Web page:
E+E Column: Update from an urban garden

Earlier this year, I decided that I wasn’t going to do any gardening this year due to Eli’s tendency to pull leaves off plants and where possible, uproot the whole thing. I thought rather than keep fighting a battle with a ridiculously cute and stubborn toddler, I’d just give ourselves a year off and save ourselves wasting time and resources only to see it all destroyed by whichever schema of child devlopment ‘tiny terror in the garden’ falls into.

However, it’s the middle of May and somehow I have several potato plants thriving, we’ve revived several strawberry plants from last year, saved some mint, sown several packets of wildflowers and the kids are currently nursing brussel sprout, poppy, sunflower and tomato seedlings which they planted a few weeks ago (after Dan, not in on my decision, let them choose a few packets each in B+Q). We’ve also been donated some chives, a squash plant and have been offered a pallet so I can finally realise my dream of a pallet herb garden!

And yes, Elijah has pulled all the blossom off the plum tree, uprooted the mint plants half a dozen times and dug over the wild flower bed several times. But do you know what? That’s ok! This year gardening has happened so organically (pun definitely intended) and with minimal effort on my part so I’m feeling ok about the whole thing. I’m especially excited by the loofah seeds donated by a kindly neighbour! I’ve adopted a more philosophical approach to things. We’ll do our best to keep plants alive, to water them and repot as necessary and we’ll try and redirect Elijah’s attempts at joining in to the flower beds that we don’t care so much about. And at the end of the season, we might have some vegetables to eat and some flowers to put on the table. If we do, that’s great! And if we don’t, we can chalk it up as experience gained and move on. I look forward to having a more in depth gardening experience again in years to come as time and space allows but for now, I’ll grab the bits and pieces that come our way and enjoy them. It’s still a great learning and recreational experience for both the kids and me and it gets us all outside every day for a little bit. So all in all, I’m very glad that we’re accidentally growing again this year!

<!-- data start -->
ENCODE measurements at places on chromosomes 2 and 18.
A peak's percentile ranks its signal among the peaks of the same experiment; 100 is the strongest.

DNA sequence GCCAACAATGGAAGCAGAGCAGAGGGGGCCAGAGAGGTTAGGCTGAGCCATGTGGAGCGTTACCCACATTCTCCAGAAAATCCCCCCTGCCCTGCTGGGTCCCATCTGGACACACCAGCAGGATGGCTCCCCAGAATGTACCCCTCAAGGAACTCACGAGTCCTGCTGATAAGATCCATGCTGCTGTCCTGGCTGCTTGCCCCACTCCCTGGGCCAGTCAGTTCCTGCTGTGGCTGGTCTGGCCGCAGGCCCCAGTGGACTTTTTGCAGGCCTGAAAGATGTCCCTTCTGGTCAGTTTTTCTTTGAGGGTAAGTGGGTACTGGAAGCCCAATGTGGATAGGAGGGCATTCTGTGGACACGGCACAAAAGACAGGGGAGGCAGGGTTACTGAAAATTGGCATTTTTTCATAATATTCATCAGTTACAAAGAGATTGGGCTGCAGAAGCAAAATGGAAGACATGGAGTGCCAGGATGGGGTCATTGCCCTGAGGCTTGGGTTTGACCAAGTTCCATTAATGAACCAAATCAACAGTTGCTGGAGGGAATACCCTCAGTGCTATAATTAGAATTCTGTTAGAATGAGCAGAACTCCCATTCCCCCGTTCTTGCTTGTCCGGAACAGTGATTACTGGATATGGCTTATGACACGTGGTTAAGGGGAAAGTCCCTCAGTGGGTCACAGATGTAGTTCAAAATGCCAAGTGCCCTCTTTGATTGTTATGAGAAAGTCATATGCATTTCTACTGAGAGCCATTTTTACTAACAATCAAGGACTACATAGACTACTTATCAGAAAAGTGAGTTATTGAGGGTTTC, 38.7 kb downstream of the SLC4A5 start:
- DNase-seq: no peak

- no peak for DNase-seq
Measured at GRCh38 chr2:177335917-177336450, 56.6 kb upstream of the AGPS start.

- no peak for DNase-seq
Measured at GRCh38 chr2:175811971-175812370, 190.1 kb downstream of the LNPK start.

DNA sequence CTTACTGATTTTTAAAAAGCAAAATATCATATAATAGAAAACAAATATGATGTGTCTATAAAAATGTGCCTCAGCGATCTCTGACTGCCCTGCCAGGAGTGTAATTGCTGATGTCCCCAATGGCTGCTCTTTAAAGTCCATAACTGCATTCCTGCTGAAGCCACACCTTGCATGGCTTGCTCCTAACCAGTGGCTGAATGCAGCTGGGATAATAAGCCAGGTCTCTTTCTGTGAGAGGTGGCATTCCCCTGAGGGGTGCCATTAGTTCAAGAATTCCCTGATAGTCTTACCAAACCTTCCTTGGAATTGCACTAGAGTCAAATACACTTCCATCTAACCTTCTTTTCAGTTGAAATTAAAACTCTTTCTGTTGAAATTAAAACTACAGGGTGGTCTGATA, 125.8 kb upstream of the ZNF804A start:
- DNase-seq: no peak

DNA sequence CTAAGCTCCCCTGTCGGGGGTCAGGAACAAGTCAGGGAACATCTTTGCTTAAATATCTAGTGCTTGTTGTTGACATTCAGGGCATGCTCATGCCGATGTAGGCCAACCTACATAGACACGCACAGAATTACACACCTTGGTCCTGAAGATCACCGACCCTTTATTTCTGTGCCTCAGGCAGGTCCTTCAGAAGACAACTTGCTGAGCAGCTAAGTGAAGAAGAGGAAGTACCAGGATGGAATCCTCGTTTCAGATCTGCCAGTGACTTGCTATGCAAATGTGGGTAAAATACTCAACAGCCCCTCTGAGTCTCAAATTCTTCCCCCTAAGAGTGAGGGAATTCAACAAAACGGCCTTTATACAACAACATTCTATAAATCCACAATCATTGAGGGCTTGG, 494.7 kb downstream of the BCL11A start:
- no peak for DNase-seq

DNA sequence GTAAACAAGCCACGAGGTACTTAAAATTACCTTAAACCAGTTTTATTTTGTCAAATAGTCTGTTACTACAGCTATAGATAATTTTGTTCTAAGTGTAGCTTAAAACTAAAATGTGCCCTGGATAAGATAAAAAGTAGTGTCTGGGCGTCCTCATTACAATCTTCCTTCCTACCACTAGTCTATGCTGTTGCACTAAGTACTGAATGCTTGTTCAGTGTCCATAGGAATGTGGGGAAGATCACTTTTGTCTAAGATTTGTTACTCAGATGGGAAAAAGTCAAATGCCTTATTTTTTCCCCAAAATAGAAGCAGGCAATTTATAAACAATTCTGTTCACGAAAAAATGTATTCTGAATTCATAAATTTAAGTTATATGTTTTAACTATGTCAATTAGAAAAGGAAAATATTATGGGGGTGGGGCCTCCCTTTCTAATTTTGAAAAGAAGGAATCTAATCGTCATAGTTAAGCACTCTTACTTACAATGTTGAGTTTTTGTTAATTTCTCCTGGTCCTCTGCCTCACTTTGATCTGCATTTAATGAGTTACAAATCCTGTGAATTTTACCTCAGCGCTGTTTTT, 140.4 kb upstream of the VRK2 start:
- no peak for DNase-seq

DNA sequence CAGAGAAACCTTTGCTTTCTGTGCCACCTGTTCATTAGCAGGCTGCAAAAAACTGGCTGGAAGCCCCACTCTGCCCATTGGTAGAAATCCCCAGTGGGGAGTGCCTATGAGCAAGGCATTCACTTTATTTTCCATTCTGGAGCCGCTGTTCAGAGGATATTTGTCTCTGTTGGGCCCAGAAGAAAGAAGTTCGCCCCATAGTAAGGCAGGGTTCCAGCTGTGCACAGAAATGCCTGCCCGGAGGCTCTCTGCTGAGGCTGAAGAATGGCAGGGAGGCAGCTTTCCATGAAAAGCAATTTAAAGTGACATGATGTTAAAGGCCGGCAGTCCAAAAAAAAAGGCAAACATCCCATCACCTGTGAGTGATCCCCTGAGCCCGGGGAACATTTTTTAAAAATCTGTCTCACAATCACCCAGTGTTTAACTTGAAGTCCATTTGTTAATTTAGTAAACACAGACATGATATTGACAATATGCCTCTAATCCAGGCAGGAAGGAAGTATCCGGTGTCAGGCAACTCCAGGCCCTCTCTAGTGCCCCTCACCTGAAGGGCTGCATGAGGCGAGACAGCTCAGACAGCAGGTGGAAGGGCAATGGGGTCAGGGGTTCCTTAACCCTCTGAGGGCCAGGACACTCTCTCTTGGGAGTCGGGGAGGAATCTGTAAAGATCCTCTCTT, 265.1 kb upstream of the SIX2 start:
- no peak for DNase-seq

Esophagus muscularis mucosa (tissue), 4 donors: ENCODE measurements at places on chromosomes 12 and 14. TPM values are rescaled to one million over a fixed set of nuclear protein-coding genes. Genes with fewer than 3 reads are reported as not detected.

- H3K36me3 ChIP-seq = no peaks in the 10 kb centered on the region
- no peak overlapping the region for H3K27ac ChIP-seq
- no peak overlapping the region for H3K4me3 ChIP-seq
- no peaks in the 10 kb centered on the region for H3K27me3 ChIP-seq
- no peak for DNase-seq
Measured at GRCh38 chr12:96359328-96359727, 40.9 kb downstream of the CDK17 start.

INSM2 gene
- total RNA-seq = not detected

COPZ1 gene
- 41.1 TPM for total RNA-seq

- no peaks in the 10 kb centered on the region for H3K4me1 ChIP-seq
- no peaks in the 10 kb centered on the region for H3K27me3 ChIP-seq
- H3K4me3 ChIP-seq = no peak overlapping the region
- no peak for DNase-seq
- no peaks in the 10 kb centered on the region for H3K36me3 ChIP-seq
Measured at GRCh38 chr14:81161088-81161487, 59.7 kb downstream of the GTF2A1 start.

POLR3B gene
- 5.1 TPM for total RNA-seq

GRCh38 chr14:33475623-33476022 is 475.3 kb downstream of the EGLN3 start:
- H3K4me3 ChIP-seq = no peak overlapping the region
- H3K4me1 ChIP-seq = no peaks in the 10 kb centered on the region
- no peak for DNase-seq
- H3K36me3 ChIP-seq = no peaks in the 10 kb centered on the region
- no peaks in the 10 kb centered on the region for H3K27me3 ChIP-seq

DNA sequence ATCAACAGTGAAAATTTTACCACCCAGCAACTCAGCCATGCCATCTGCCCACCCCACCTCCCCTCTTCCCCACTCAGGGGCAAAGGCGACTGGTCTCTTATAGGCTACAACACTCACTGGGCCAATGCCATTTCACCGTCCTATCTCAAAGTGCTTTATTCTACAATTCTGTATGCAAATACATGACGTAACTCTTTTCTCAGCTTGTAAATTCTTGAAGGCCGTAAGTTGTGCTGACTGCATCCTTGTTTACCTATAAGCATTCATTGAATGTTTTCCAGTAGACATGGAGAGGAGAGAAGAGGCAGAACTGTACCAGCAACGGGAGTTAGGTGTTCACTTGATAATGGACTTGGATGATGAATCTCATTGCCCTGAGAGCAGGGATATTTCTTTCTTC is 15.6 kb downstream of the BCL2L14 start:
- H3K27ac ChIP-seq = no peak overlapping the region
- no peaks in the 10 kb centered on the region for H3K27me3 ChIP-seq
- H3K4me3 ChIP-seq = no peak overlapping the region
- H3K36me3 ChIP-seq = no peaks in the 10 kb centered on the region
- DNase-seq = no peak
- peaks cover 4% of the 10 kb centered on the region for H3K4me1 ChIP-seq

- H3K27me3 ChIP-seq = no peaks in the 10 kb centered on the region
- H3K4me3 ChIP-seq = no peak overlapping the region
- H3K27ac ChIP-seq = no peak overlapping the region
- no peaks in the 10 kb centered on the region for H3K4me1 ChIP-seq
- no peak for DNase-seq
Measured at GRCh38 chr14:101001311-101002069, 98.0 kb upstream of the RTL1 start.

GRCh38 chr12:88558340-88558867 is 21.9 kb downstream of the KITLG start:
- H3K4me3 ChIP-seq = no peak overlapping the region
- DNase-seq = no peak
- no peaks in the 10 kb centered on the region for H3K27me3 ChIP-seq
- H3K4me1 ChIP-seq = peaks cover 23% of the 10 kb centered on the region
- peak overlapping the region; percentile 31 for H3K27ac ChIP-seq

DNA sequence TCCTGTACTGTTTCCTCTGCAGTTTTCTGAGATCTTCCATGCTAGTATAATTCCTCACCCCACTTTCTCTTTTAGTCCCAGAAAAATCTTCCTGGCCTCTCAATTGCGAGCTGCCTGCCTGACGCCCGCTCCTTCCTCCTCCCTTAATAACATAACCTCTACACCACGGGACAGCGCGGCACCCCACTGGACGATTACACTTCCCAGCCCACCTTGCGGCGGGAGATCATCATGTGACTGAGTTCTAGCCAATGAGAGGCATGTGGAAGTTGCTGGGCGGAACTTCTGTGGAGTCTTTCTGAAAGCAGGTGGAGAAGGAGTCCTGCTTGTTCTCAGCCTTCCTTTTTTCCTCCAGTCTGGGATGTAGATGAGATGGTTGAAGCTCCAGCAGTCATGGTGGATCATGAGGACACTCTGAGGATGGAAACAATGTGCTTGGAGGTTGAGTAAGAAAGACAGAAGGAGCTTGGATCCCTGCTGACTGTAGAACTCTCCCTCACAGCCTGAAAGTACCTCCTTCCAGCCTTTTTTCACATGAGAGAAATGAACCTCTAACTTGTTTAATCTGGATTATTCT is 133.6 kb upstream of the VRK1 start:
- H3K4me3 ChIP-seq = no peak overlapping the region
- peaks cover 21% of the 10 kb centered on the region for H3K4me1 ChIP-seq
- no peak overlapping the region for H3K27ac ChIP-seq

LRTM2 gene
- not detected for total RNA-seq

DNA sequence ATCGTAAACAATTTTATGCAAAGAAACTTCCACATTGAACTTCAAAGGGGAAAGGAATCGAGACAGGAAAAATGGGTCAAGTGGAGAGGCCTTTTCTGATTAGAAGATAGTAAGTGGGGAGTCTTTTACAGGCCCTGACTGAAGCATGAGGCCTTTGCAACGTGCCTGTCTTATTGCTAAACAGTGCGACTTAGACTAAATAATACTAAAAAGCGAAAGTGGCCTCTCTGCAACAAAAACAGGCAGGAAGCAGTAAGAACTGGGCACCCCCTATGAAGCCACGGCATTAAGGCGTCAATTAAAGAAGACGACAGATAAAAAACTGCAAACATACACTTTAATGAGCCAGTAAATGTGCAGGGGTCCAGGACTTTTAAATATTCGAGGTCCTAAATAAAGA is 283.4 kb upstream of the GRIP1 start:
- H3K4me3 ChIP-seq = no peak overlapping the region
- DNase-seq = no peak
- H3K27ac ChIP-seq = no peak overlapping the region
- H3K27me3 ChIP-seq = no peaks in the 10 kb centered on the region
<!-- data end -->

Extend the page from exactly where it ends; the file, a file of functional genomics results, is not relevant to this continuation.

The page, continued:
Taking a well earned break from gardening

Garden update

Unfortunately, I can safely say that this year has been my worst ever gardening year (in my grand total of six years of green fingered adventures). A combination of the arrival of Elijah into our clan, blight, pests, and an uninspiring and limited garden are to blame I think. I’m feeling rather glum about it but not motivated enough to work out what I can do to salvage the rest of the growing year. But I’m hoping I can use this post as ‘therapy’ to work through the problems and find a solution so apologies in advance for the self indulgence!

I’ll start with some pictures and positives though, here’s what the gardens are looking like at the moment:

back garden
front garden

I can’t remember whether I mentioned already but as you can see we finally got around to laying some lawn in the back garden. I’m not going to lie, we did a shoddy job as we were rushing to get our bargainous and slightly yellowing rolls of turf (reduced to £1 each!) down before the rain fell. Consequently, it’s a fairly bumpy lawn but a lawn nonetheless. We only did one side on the premise that the other side would be covered with all the plants we’re growing but as that hasn’t been the most successful endeavour this year I am tempted to put some turf down on that side as well. Even just having a small stretch of grass has made a massive difference though. The kids go out there more, we’ve had lunches and dinners sat on the grass and there is somewhere to put Elijah whilst we’re outside pottering. So that’s a definite plus.